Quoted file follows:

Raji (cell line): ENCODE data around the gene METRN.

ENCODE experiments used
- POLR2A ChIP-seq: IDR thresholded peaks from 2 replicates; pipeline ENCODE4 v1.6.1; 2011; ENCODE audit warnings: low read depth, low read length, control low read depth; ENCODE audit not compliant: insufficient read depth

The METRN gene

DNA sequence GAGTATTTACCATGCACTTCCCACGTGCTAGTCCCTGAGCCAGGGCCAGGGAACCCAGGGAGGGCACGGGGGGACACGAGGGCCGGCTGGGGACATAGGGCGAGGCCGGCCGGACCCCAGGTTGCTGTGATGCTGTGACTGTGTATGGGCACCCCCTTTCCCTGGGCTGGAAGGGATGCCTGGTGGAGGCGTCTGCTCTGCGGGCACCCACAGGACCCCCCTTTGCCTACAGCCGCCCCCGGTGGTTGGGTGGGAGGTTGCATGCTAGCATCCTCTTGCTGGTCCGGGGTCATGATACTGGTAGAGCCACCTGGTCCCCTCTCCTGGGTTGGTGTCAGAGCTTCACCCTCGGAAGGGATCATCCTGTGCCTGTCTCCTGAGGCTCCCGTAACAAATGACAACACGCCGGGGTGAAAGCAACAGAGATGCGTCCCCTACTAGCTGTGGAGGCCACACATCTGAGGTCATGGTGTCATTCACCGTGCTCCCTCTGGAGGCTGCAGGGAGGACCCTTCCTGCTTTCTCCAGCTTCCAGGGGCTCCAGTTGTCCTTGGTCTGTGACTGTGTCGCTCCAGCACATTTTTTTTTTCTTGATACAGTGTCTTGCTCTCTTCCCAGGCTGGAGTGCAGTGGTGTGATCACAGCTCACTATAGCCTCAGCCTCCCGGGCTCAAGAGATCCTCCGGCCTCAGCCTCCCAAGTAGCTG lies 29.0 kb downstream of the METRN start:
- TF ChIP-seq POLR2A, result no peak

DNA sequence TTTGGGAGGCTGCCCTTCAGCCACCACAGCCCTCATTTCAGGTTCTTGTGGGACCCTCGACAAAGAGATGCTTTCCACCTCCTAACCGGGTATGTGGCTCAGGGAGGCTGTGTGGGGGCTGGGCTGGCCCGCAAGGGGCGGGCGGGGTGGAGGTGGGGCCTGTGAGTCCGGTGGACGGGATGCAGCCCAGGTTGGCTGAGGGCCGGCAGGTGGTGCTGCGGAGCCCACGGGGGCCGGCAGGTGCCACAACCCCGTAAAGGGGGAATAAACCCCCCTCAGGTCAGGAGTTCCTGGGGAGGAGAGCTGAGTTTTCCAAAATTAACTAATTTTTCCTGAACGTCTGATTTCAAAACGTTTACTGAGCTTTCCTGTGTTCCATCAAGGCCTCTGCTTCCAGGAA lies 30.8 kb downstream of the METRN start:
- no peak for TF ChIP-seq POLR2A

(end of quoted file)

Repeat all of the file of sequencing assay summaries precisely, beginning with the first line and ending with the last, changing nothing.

Raji (cell line): ENCODE data around the gene METRN.

ENCODE experiments used
- POLR2A ChIP-seq: IDR thresholded peaks from 2 replicates; pipeline ENCODE4 v1.6.1; 2011; ENCODE audit warnings: low read depth, low read length, control low read depth; ENCODE audit not compliant: insufficient read depth

The METRN gene

DNA sequence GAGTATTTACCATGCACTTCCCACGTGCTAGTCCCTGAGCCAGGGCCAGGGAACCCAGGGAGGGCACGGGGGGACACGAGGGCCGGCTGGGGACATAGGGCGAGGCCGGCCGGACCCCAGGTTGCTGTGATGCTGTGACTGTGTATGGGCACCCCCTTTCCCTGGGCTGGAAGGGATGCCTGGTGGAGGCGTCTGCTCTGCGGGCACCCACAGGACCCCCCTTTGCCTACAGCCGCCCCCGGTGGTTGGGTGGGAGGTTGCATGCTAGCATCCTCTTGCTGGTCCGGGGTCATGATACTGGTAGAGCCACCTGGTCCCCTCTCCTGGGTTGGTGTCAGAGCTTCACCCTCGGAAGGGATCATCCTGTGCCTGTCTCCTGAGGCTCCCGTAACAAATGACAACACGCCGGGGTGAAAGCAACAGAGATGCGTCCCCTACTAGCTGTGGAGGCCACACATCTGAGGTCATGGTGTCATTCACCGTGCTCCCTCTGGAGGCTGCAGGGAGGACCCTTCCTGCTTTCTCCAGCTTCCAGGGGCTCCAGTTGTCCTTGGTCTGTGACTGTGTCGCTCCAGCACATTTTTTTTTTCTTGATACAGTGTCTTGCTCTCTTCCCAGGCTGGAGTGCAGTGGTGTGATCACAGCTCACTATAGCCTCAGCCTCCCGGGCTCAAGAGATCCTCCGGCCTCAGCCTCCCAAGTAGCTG lies 29.0 kb downstream of the METRN start:
- TF ChIP-seq POLR2A, result no peak

DNA sequence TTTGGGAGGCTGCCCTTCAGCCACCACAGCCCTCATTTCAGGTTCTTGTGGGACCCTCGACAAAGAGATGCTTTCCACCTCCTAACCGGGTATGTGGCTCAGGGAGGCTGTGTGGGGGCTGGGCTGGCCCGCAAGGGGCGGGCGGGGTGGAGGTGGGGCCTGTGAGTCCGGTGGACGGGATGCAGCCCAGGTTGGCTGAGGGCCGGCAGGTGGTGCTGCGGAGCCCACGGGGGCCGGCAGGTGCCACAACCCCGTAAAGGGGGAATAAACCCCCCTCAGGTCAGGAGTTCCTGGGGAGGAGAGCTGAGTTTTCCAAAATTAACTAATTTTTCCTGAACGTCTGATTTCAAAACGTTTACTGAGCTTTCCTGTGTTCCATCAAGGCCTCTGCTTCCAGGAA lies 30.8 kb downstream of the METRN start:
- no peak for TF ChIP-seq POLR2A